Wisconsin law identifies drivers who repeatedly break traffic laws as habitual traffic offenders. Under
Wisconsin statute 351.025, they lose their operating privileges for a full five years.
This revocation time period is in addition to any penalties for the individual violations. The HTO Law includes violations on all classes of driver licenses.
A Habitual Traffic Offender is an individual, resident or non-resident, who accumulates one of the following within a 5-year period based on violation date:
- Four (4) major convictions (Wisconsin violations and/or out of state violations)
- 12 minor convictions (Wisconsin violations only)
- A combination of major and minor convictions that total 12
this document to determine if the conviction is major or minor (based on the charge code, see HTO column).
The revoked driver may ask the circuit court in the county of residence to review the HTO revocation. The court may order the driver’s operating privilege restored only if it determines there was an error in the driver’s record or in the DMV’s count of the number of convictions.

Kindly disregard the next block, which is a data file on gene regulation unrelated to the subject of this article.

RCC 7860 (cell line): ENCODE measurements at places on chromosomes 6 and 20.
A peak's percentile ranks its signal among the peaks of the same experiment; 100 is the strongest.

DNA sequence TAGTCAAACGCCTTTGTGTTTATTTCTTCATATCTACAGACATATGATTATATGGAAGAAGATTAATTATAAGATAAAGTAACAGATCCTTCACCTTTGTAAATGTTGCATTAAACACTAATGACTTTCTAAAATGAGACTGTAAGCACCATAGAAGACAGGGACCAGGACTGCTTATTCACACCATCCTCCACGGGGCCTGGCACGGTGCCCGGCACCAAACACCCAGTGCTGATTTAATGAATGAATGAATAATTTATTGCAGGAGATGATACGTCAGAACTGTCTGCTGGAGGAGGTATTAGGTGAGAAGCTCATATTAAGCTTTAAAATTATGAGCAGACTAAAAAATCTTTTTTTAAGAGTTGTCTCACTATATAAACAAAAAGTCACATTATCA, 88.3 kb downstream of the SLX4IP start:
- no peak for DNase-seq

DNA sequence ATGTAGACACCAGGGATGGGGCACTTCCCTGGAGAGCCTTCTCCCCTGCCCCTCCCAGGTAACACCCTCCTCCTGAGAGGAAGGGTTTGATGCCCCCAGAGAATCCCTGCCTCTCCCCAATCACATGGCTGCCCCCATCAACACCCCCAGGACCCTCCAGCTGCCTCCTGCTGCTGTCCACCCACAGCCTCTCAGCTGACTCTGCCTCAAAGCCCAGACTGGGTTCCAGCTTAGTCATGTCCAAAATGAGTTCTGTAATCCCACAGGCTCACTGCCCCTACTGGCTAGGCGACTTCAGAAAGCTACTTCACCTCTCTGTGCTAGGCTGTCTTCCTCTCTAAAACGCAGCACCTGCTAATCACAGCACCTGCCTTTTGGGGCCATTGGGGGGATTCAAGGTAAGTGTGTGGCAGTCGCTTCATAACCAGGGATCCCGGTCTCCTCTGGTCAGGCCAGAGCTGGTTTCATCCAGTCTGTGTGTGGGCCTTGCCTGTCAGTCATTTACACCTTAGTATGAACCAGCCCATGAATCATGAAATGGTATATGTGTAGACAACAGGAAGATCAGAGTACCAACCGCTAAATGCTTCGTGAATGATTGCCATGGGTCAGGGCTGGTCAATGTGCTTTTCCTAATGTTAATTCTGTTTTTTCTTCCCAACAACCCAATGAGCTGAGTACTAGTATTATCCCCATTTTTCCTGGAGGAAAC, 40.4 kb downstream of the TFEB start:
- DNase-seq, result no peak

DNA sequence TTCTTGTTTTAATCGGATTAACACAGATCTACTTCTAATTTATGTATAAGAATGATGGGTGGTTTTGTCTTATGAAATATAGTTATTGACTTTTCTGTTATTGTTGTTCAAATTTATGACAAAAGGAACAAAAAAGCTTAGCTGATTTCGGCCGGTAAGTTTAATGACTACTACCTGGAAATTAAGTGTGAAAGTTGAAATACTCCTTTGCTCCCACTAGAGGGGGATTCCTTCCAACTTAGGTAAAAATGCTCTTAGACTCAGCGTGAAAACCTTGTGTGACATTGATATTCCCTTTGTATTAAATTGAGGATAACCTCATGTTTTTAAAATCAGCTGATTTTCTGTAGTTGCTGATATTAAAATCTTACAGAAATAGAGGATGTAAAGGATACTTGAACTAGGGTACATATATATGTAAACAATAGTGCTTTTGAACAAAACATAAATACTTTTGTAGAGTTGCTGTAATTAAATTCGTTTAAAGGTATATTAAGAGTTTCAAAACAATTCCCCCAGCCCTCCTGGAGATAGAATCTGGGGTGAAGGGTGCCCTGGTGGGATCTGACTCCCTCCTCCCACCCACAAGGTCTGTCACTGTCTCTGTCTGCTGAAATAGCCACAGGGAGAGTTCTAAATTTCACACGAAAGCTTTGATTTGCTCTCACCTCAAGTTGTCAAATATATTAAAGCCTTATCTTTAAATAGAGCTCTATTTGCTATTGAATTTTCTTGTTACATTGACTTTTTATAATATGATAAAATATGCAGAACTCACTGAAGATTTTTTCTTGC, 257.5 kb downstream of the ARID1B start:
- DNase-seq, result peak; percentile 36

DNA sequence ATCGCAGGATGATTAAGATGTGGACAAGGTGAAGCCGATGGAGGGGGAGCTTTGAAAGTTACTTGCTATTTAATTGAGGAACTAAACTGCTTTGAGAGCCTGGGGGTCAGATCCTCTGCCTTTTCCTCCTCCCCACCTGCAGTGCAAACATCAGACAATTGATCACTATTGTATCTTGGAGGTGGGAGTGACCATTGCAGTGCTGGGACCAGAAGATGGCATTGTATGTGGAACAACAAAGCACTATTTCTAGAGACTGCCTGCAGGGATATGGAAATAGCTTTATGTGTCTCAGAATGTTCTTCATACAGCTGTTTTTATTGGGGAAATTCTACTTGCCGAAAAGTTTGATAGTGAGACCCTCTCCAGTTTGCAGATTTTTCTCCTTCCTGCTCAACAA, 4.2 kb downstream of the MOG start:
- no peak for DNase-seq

After a two-year waiting period, per Wisconsin State Statute 351.07, a person who has a revocation under the HTO law may qualify to obtain an occupational license. The two-year waiting period starts on the effective day of the revocation. The driver must petition the judge of the circuit court in their county of residence. The application fee is paid to the court. Learn more about how to apply for an occupational license.
Customers are mailed a revocation pre-reinstatement letter three weeks prior to their reinstatement eligibility date. The pre-reinstatement letter directs the customer to the website to reinstate online, or in some cases to mail in the reinstatement fee with the option of requesting a replacement license. There are times where the letter will instruct the customer that they need to appear in-person at a DMV Customer Service Center.
Check your reinstatement eligibility online.